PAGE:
And we were empowered. We were so empowered. I interviewed a woman who had, on one day—September 2nd, the Standing Rock Sioux Reservation had told the courts—there's an ongoing lawsuit right now—they told the courts, "Here is a sacred site that's in the direct path of the pipeline." On September 3rd, the following day, Dakota Access, LLC skipped 25 miles ahead in its construction, to destroy that site. And when that happened, the people in camp rushed up to stop this, and they were met with attack dogs, people, private security officers, wielding attack dogs in 2017.

But I interviewed one of the women, who had been bitten on the breast by one of these dogs, and the ferocity and strength of her was incredible, and she's out right now in another resistance camp, the same resistance camp I'm part of, fighting Line 3, another pipeline project in my people's homelands, wanting 900,000 barrels of tar sands per day through the headwaters of the Mississippi to the shore of Lake Superior and through all the Treaty territories along the way. But this woman's out there and we're all out there standing together, because we are resilient, we are fierce, and we are teaching people how to reconnect to the earth, remembering where we come from. So much of society has forgotten this.

That food you eat comes from somewhere. The tap water you drink comes from somewhere. We're trying to remember, teach, because we know, we still remember. It's in our plants, in our medicines, in our lives, every single day.

I brought this out to show.

This is cultural survival. This is from a time that it was illegal to practice indigenous cultures in the United States. This was cultural survival hidden in plain sight. This was a baby's rattle. That's what they told the Indian agents when they came in. It was a baby's rattle.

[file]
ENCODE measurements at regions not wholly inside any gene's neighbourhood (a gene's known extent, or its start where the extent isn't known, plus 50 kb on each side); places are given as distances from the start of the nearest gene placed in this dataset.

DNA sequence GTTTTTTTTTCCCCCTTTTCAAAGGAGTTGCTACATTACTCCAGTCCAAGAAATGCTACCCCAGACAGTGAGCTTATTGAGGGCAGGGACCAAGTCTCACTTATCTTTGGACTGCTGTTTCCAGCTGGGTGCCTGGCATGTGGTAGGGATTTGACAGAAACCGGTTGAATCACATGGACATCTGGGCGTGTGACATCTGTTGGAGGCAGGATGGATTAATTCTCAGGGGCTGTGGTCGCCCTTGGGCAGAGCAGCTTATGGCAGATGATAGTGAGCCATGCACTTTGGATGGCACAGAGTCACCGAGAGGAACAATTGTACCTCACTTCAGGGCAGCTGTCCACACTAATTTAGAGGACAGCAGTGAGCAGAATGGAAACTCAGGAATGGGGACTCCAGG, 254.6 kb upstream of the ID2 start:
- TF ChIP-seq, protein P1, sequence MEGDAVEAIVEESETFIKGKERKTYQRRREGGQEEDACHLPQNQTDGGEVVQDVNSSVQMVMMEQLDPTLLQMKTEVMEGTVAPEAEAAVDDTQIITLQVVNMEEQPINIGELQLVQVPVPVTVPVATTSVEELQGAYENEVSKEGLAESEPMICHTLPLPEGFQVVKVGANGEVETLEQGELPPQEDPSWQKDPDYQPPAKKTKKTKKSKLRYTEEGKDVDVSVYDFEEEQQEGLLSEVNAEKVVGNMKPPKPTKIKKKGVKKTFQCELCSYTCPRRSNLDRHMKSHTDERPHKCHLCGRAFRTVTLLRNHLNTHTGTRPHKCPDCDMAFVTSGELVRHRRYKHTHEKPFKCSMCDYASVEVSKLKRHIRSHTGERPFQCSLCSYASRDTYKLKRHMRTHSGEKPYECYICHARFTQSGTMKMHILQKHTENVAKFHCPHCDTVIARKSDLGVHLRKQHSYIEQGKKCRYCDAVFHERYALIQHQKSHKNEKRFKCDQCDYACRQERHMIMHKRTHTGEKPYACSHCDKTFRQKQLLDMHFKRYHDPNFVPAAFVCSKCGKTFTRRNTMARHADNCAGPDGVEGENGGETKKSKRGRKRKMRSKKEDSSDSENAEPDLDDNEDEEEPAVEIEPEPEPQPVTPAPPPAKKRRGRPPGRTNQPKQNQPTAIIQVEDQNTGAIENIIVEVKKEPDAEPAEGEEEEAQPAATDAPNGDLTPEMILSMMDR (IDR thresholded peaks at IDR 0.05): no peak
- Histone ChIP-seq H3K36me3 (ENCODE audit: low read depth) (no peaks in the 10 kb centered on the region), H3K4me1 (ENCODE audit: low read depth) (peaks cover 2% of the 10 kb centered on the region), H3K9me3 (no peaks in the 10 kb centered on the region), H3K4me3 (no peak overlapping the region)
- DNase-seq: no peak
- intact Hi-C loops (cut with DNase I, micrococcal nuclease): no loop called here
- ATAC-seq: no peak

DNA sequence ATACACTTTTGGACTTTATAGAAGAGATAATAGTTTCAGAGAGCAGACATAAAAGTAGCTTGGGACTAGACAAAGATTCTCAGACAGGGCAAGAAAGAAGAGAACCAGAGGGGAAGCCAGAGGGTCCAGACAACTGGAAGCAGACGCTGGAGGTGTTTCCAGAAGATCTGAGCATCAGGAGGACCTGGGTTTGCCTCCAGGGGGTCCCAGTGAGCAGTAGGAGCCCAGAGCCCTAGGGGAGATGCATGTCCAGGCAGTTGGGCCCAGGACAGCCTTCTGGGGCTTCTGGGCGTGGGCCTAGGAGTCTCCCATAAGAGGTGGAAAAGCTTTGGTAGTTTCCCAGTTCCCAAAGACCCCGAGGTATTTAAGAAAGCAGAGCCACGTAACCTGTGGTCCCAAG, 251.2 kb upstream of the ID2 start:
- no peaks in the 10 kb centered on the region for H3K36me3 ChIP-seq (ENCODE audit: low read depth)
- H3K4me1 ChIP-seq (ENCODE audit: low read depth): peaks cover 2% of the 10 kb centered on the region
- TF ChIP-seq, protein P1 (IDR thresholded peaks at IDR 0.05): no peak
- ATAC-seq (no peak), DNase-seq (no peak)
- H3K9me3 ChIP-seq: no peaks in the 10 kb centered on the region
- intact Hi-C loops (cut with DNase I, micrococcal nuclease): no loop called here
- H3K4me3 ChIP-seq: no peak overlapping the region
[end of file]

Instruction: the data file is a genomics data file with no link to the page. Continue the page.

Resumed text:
But it's incredible what you can do when you stand together. It's incredible, the power that we have when we stand together, human resistance, people having this power, some of the most oppressed people you can possibly imagine costing this company hundreds of millions of dollars, and now our divestment efforts, focusing on the banks behind these projects, costing them billions of dollars. Five billion dollars we've cost them so far, hanging out with banks.

So what can you do? How can you help? How can you change the conversation for extremely oppressed and forgotten people?

Education is foundational. Education shapes our children. It shapes the way we teach. It shapes the way we learn. In Washington State, they've made the teaching of treaties and modern Native people mandatory in school curriculum. That is systems change.

When your elected officials are appropriating their budgets, ask them: Are you fulfilling treaty obligations? Treaties have been broken since the day they were signed. Are you meeting those requirements? That would change our lives, if treaties were actually upheld. Those documents were signed. Somehow, we live in this world where, in 2017, the US Constitution is held up as the supreme law of the land, right? But when I talk about treaty rights, I'm crazy. That's crazy. Treaties are the supreme law of the land, and that would change so much, if you actually asked your representative officials to appropriate those budgets.

And take your money out of the banks. That's huge. It makes a huge difference. Stand with us, empathize, learn, grow, change the conversation. Forty percent of Native people are under the age of 24. We are the fastest-growing demographic in the United States. We are doctors, we are lawyers, we are teachers, we are scientists, we are engineers. We are medicine men, we are medicine women, we are sun dancers, we are pipe carriers, we are traditional language speakers. And we are still here.

Miigwech.